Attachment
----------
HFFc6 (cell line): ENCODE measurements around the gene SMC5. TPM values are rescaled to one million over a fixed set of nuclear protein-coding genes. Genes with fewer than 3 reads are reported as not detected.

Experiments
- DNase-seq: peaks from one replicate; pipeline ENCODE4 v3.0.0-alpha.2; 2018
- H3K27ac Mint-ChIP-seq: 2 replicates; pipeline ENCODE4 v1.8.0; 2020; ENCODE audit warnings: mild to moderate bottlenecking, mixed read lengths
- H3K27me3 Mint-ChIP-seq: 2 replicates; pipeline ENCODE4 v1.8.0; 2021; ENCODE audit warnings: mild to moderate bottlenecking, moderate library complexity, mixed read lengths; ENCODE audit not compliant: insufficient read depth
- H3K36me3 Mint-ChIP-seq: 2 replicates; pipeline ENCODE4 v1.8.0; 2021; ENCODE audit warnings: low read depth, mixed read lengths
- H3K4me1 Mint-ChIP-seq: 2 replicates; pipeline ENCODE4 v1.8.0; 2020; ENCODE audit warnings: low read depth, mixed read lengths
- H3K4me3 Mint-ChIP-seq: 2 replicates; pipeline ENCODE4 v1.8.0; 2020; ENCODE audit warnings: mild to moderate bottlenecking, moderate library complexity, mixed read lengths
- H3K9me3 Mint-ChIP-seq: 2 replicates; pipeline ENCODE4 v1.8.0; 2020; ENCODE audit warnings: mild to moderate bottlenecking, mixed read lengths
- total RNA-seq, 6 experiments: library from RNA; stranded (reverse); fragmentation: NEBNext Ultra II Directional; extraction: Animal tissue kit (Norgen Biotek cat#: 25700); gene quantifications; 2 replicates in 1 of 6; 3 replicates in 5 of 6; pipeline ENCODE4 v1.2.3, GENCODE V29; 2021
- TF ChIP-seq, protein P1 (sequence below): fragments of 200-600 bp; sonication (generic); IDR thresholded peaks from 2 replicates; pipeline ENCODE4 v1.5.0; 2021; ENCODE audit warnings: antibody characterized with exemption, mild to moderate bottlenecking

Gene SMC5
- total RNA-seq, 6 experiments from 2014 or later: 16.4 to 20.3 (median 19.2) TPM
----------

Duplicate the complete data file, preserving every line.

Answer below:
HFFc6 (cell line): ENCODE measurements around the gene SMC5. TPM values are rescaled to one million over a fixed set of nuclear protein-coding genes. Genes with fewer than 3 reads are reported as not detected.

Experiments
- DNase-seq: peaks from one replicate; pipeline ENCODE4 v3.0.0-alpha.2; 2018
- H3K27ac Mint-ChIP-seq: 2 replicates; pipeline ENCODE4 v1.8.0; 2020; ENCODE audit warnings: mild to moderate bottlenecking, mixed read lengths
- H3K27me3 Mint-ChIP-seq: 2 replicates; pipeline ENCODE4 v1.8.0; 2021; ENCODE audit warnings: mild to moderate bottlenecking, moderate library complexity, mixed read lengths; ENCODE audit not compliant: insufficient read depth
- H3K36me3 Mint-ChIP-seq: 2 replicates; pipeline ENCODE4 v1.8.0; 2021; ENCODE audit warnings: low read depth, mixed read lengths
- H3K4me1 Mint-ChIP-seq: 2 replicates; pipeline ENCODE4 v1.8.0; 2020; ENCODE audit warnings: low read depth, mixed read lengths
- H3K4me3 Mint-ChIP-seq: 2 replicates; pipeline ENCODE4 v1.8.0; 2020; ENCODE audit warnings: mild to moderate bottlenecking, moderate library complexity, mixed read lengths
- H3K9me3 Mint-ChIP-seq: 2 replicates; pipeline ENCODE4 v1.8.0; 2020; ENCODE audit warnings: mild to moderate bottlenecking, mixed read lengths
- total RNA-seq, 6 experiments: library from RNA; stranded (reverse); fragmentation: NEBNext Ultra II Directional; extraction: Animal tissue kit (Norgen Biotek cat#: 25700); gene quantifications; 2 replicates in 1 of 6; 3 replicates in 5 of 6; pipeline ENCODE4 v1.2.3, GENCODE V29; 2021
- TF ChIP-seq, protein P1 (sequence below): fragments of 200-600 bp; sonication (generic); IDR thresholded peaks from 2 replicates; pipeline ENCODE4 v1.5.0; 2021; ENCODE audit warnings: antibody characterized with exemption, mild to moderate bottlenecking

Gene SMC5
- total RNA-seq, 6 experiments from 2014 or later: 16.4 to 20.3 (median 19.2) TPM